A New Housing Complex Could Be Coming To Auburn Gresham. Here’s How To Weigh In With Feedback
Developers want to bring 56 units of affordable housing along 79th Street in Auburn Gresham, and city leaders want public input.
Auburn Gardens is a $20 million, retail and residential development planned for city-owned vacant land at 838-58 W. 79th St. It would be across the street from a healthy living center currently under construction. That project won the $10 million Chicago Prize last year.
An online survey is available now through Jan. 29 to allow residents to vote on aspects of the proposal and share feedback.To Article
U of I Board of Trustees approves Mile Square lease
The University of Illinois Board of Trustees approved a lease on Thursday for a new Mile Square health clinic in Auburn Gresham that will bring vital healthcare access to the underserved community on Chicago’s far south side.
The UI Health Mile Square Health Center will be the sole healthcare provider in the newly renovated Auburn Gresham Healthy Lifestyle Hub located at 79th Street and Halsted Avenue in Chicago. Mile Square will have more than 11,700 square feet of space in the building, including 12 patient rooms, six dental suites, a procedure room and an on-site phlebotomy lab.
The new center is part of the Greater Auburn Gresham Development Corporation’s (GAGDC) “Always Growing, Auburn Gresham” project. Last August, the project was awarded the first Chicago Prize, a $10 million grant competition sponsored by the Pritzker Traubert Foundation to invest in collaborative community-based initiatives that stimulate economic activity, strengthen civic infrastructure, and improve the safety, well-being, and economic mobility of residents on the city’s south and/or west sides. In addition, the city of Chicago committed $4 million in federal CARES Act funding to the Healthy Lifestyle Hub in July, as part of the city’s “Invest South/West” initiative.To Article
South Chicago’s Long-Planned Affordable Housing, Retail Development On 92nd Street Set To Open In 2 Years
A development at 92nd Street and Burley Avenue, in the works for more than a decade, is set to bring dozens of affordable housing units and more retail to South Chicago by 2023.
The S.A.C.R.E.D project will redevelop the mostly vacant properties at 3211–3229 E. 92nd St.. In the planning stages since 2010, the $30 million project is being spearheaded by nonprofit Claretian Associates in partnership with Interfaith Housing Development Corporation.
The two projects were part of the neighborhood’s submission for last year’s $10 million Chicago Prize, which was awarded to a planned health center, urban farm and renewable energy campus in Auburn Gresham.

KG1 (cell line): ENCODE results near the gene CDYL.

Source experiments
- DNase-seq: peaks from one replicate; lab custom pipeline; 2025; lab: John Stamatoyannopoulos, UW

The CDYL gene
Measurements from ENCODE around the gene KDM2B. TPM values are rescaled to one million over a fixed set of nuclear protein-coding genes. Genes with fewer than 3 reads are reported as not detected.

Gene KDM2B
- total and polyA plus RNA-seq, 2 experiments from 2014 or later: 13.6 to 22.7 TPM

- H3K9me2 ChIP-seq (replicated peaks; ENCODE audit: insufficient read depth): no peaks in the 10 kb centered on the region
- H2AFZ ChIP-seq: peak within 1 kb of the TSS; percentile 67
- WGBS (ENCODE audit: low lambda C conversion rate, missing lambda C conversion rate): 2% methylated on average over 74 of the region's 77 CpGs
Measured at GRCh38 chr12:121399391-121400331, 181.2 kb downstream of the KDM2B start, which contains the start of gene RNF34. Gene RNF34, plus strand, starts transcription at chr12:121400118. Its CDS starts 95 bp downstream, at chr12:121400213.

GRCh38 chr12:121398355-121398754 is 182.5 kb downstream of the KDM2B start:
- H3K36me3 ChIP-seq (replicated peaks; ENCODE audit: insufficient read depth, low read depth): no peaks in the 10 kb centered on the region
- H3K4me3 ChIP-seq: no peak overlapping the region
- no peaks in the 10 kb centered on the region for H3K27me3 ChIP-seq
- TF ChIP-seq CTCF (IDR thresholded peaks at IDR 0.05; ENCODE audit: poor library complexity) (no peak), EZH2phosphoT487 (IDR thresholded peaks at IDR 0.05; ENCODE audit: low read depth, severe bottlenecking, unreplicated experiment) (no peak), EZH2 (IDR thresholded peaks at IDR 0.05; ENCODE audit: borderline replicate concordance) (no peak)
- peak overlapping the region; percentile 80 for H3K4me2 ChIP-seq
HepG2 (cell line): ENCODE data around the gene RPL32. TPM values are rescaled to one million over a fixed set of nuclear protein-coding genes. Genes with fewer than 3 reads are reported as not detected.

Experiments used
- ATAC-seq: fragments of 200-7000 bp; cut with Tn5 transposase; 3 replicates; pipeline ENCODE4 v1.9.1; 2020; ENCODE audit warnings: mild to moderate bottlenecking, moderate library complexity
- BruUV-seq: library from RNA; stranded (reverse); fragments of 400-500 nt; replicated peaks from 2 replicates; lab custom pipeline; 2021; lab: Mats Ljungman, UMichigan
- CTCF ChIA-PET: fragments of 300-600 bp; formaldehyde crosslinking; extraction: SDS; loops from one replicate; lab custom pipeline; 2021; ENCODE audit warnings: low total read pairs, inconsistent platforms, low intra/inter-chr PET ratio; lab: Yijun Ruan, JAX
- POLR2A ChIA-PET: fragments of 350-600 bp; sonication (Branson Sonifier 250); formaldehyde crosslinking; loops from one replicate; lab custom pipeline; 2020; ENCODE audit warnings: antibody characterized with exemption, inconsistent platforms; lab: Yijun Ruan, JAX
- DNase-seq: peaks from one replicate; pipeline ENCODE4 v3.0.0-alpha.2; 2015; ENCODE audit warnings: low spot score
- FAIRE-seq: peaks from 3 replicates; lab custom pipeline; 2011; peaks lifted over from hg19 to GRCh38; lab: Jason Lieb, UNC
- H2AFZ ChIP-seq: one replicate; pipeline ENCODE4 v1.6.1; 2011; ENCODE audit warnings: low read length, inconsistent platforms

However, as a Chicago Prize finalist, South Chicago is eligible for a $500,000 matching grant from the Pritzker Traubert Foundation.To Article
Auburn Gresham Health Hub Lands TIF Assistance
A vacant, four-story building in the South Side’s Auburn Gresham neighborhood will be redeveloped as a healthy living hub through Tax Increment Financing (TIF) assistance approved recently by the Chicago City Council. The $15.9-million project at 839-45 W. 79th St. will include medical offices for anchor tenant UI Health.
TIF assistance up to $2.1 million will support the 51,000-square-foot project by the Greater Auburn-Gresham Development Corp., which will move its headquarters into the building. Other funding sources will include $4 million from the Community Development Block Grant program, a $3-million Chicago Prize grant from the Pritzker Traubert Foundation, $2.8 million in New Markets Tax Credit equity, and a private loan.To Article
With The Competition For The Chicago Prize Behind Them, South And West Side Community Organizations Keep Doing The Work
In August, the Pritzker Traubert Foundation’s inaugural Chicago Prize awarded $10 million to an Auburn Gresham community development project. The Prize competition, seeking to fund a project “using physical development to spur economic activity,” was a citywide spectacle, as the judges whittled down an initial eighty entrants to six finalists before choosing the sole winner. The five other finalists continue to do essential neighborhood work, often where the city fails. These projects, like the one from Auburn Gresham that took the purse, are the visions of self-determined Black and brown communities. All six also still face a significant funding gap.